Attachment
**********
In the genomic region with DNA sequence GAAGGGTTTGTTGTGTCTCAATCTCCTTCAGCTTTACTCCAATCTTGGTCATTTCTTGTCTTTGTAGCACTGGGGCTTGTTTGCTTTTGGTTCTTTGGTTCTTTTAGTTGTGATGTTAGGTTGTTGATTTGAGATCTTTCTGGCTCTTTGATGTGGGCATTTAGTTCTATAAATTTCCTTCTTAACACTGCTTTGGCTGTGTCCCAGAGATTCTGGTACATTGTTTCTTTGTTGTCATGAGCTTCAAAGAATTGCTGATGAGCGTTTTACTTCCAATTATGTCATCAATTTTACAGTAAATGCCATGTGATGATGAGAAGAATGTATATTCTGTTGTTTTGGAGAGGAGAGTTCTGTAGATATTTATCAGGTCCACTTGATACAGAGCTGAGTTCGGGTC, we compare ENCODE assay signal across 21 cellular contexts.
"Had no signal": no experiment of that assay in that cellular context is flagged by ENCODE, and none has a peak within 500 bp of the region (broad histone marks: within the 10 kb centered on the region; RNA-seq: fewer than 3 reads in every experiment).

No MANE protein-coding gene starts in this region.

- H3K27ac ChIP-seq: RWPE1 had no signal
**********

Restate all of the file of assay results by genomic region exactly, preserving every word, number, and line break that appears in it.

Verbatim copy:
In the genomic region with DNA sequence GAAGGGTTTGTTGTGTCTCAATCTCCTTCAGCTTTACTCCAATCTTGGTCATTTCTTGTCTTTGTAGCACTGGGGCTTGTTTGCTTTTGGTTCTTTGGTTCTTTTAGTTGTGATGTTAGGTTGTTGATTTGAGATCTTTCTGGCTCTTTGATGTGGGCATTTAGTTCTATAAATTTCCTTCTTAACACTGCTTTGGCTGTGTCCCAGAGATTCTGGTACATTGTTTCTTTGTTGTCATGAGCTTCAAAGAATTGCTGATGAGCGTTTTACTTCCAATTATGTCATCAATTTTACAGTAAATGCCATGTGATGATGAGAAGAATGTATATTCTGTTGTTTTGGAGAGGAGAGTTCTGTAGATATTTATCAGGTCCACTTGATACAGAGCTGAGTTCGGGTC, we compare ENCODE assay signal across 21 cellular contexts.
"Had no signal": no experiment of that assay in that cellular context is flagged by ENCODE, and none has a peak within 500 bp of the region (broad histone marks: within the 10 kb centered on the region; RNA-seq: fewer than 3 reads in every experiment).

No MANE protein-coding gene starts in this region.

- H3K27ac ChIP-seq: RWPE1 had no signal